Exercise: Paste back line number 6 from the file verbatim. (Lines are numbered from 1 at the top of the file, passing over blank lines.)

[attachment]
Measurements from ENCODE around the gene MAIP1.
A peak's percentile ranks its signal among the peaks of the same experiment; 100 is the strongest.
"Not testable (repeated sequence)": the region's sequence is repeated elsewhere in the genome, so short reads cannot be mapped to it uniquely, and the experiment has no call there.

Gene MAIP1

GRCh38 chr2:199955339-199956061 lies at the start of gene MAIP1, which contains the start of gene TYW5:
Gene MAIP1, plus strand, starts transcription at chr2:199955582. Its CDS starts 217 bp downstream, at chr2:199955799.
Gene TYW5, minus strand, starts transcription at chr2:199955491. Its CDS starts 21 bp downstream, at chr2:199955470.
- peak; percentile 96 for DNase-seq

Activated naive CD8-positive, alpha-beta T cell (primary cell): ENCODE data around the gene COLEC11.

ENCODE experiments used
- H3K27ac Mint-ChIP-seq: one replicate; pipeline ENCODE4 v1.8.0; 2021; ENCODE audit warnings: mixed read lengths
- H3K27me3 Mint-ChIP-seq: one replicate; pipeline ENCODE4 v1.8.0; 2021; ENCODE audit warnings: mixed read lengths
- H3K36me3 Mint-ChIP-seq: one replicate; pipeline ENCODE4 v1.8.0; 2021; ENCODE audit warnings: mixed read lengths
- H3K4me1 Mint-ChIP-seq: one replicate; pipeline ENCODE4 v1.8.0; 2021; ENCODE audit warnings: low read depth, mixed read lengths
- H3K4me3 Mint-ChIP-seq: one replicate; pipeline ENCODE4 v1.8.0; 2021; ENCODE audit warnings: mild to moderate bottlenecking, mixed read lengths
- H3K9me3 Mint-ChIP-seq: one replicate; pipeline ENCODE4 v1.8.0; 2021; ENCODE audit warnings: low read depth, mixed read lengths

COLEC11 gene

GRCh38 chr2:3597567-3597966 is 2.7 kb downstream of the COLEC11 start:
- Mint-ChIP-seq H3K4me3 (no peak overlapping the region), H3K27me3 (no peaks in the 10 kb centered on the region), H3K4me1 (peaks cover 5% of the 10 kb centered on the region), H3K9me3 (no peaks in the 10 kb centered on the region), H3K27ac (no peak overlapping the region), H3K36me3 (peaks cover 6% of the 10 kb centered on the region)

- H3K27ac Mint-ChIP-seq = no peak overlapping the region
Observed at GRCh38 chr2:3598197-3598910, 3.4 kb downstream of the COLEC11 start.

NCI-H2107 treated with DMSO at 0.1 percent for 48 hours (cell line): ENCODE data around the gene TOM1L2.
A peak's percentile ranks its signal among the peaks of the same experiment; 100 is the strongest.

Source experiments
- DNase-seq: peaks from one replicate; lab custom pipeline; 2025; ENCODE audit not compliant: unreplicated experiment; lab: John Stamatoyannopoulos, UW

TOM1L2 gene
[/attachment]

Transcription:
Gene MAIP1, plus strand, starts transcription at chr2:199955582. Its CDS starts 217 bp downstream, at chr2:199955799.